The man who dared to go on holiday

    The man who dared to go on holiday

    New York's mayor has taken a vacation - in a nation that has still to enforce paid leave, it caused quite a stir, reports Rupert Cornwell
    Best comedians: How the professionals go about their funny business, from Sarah Millican to Marcus Brigstocke

    Best comedians: How the professionals go about their funny business

    For all those wanting to know how stand-ups keep standing, here are some of the best moments
    The Guest List 2014: Forget the Man Booker longlist, Literary Editor Katy Guest offers her alternative picks

    The Guest List 2014

    Forget the Man Booker longlist, Literary Editor Katy Guest offers her alternative picks
    Jokes on Hollywood: 'With comedy film audiences shrinking, it’s time to move on'

    Jokes on Hollywood

    With comedy film audiences shrinking, it’s time to move on
    It's the best of British art... but not all is on display

    It's the best of British art... but not all is on display

    Voted for by the British public, the artworks on Art Everywhere posters may be the only place where they can be seen
    Critic claims 'I was the inspiration for Blanche DuBois'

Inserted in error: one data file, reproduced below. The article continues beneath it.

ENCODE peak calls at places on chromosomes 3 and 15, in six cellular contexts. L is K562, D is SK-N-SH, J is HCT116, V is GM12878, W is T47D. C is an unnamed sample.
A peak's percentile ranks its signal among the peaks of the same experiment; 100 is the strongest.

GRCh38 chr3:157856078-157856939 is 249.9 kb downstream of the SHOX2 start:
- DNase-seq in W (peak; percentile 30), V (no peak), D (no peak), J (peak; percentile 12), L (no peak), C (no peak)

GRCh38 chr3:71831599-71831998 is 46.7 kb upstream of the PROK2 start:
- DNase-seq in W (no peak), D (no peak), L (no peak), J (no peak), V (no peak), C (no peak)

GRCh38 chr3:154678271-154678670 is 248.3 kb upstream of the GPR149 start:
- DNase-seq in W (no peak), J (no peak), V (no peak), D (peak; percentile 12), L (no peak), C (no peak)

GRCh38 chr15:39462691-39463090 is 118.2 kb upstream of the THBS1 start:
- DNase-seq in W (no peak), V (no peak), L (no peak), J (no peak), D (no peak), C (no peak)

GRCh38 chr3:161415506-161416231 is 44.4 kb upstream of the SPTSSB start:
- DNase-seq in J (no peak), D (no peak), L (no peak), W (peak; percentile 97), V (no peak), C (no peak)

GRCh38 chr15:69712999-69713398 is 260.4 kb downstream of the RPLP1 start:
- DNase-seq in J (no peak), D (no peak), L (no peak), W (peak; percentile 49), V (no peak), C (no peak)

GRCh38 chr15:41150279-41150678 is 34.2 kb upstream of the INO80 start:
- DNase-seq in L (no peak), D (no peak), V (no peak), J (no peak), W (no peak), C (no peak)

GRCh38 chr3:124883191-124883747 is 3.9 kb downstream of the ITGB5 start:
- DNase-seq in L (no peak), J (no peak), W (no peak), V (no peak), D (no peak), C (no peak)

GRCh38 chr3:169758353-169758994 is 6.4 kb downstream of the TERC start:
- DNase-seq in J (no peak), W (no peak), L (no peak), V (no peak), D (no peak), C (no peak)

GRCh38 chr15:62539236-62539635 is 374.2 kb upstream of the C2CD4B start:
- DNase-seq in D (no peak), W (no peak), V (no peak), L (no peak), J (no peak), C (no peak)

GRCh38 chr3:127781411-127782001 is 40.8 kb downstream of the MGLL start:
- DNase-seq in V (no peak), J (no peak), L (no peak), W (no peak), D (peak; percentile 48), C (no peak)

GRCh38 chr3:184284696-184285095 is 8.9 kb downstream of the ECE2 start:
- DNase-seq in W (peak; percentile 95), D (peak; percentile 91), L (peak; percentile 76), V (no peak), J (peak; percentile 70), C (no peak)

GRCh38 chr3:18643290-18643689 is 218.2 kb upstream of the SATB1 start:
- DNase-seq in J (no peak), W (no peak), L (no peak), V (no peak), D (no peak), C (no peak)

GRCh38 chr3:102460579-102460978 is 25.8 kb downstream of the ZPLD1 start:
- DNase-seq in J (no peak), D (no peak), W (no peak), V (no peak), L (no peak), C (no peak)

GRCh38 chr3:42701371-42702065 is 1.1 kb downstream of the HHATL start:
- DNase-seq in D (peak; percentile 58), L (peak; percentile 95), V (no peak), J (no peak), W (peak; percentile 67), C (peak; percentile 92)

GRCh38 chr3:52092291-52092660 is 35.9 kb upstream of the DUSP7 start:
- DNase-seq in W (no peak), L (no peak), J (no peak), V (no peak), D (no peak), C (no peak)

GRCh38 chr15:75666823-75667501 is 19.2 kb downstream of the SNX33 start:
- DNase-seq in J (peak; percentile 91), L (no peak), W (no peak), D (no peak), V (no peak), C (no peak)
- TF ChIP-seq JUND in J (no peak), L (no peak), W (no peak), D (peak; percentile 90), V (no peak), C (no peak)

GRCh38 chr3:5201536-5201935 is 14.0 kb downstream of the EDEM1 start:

Critic claims 'I was the inspiration for Blanche DuBois'

    Blanche Marvin reveals how Tennessee Williams used her name and an off-the-cuff remark to create an iconic character
    Sometimes it's hard to be a literary novelist

    Sometimes it's hard to be a literary novelist

    Websites offering your ebooks for nothing is only the latest disrespect the modern writer is subjected to, says DJ Taylor
    Edinburgh Fringe 2014: The comedy highlights, from Bridget Christie to Jack Dee

    Edinburgh Fringe 2014

    The comedy highlights, from Bridget Christie to Jack Dee
    Dame Jenny Abramsky: 'We have to rethink. If not, museums and parks will close'

    Dame Jenny Abramsky: 'We have to rethink. If not, museums and parks will close'

    The woman stepping down as chair of the Heritage Lottery Fund is worried